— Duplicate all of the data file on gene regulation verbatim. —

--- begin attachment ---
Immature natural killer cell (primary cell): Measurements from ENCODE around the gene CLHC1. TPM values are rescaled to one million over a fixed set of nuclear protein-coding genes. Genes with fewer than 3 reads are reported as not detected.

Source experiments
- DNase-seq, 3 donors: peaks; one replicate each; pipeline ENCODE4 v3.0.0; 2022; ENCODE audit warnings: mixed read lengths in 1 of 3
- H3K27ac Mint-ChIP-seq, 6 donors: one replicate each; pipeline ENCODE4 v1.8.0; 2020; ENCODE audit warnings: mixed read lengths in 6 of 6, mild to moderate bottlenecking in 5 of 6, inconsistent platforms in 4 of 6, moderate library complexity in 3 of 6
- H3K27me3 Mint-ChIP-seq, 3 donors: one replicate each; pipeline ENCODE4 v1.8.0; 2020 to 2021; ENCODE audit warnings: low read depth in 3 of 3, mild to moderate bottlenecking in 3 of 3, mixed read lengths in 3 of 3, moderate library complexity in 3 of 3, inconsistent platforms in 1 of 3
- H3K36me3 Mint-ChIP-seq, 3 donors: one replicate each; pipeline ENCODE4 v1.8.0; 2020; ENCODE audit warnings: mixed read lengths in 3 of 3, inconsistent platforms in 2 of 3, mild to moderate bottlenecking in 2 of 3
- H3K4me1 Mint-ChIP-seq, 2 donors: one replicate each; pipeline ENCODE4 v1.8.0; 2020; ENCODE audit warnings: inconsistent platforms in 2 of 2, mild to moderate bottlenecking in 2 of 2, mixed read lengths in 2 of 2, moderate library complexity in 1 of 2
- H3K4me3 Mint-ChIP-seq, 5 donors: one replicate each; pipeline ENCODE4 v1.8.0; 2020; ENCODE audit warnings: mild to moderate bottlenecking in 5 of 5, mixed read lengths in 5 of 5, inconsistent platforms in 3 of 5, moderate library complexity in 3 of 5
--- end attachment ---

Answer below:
Immature natural killer cell (primary cell): Measurements from ENCODE around the gene CLHC1. TPM values are rescaled to one million over a fixed set of nuclear protein-coding genes. Genes with fewer than 3 reads are reported as not detected.

Source experiments
- DNase-seq, 3 donors: peaks; one replicate each; pipeline ENCODE4 v3.0.0; 2022; ENCODE audit warnings: mixed read lengths in 1 of 3
- H3K27ac Mint-ChIP-seq, 6 donors: one replicate each; pipeline ENCODE4 v1.8.0; 2020; ENCODE audit warnings: mixed read lengths in 6 of 6, mild to moderate bottlenecking in 5 of 6, inconsistent platforms in 4 of 6, moderate library complexity in 3 of 6
- H3K27me3 Mint-ChIP-seq, 3 donors: one replicate each; pipeline ENCODE4 v1.8.0; 2020 to 2021; ENCODE audit warnings: low read depth in 3 of 3, mild to moderate bottlenecking in 3 of 3, mixed read lengths in 3 of 3, moderate library complexity in 3 of 3, inconsistent platforms in 1 of 3
- H3K36me3 Mint-ChIP-seq, 3 donors: one replicate each; pipeline ENCODE4 v1.8.0; 2020; ENCODE audit warnings: mixed read lengths in 3 of 3, inconsistent platforms in 2 of 3, mild to moderate bottlenecking in 2 of 3
- H3K4me1 Mint-ChIP-seq, 2 donors: one replicate each; pipeline ENCODE4 v1.8.0; 2020; ENCODE audit warnings: inconsistent platforms in 2 of 2, mild to moderate bottlenecking in 2 of 2, mixed read lengths in 2 of 2, moderate library complexity in 1 of 2
- H3K4me3 Mint-ChIP-seq, 5 donors: one replicate each; pipeline ENCODE4 v1.8.0; 2020; ENCODE audit warnings: mild to moderate bottlenecking in 5 of 5, mixed read lengths in 5 of 5, inconsistent platforms in 3 of 5, moderate library complexity in 3 of 5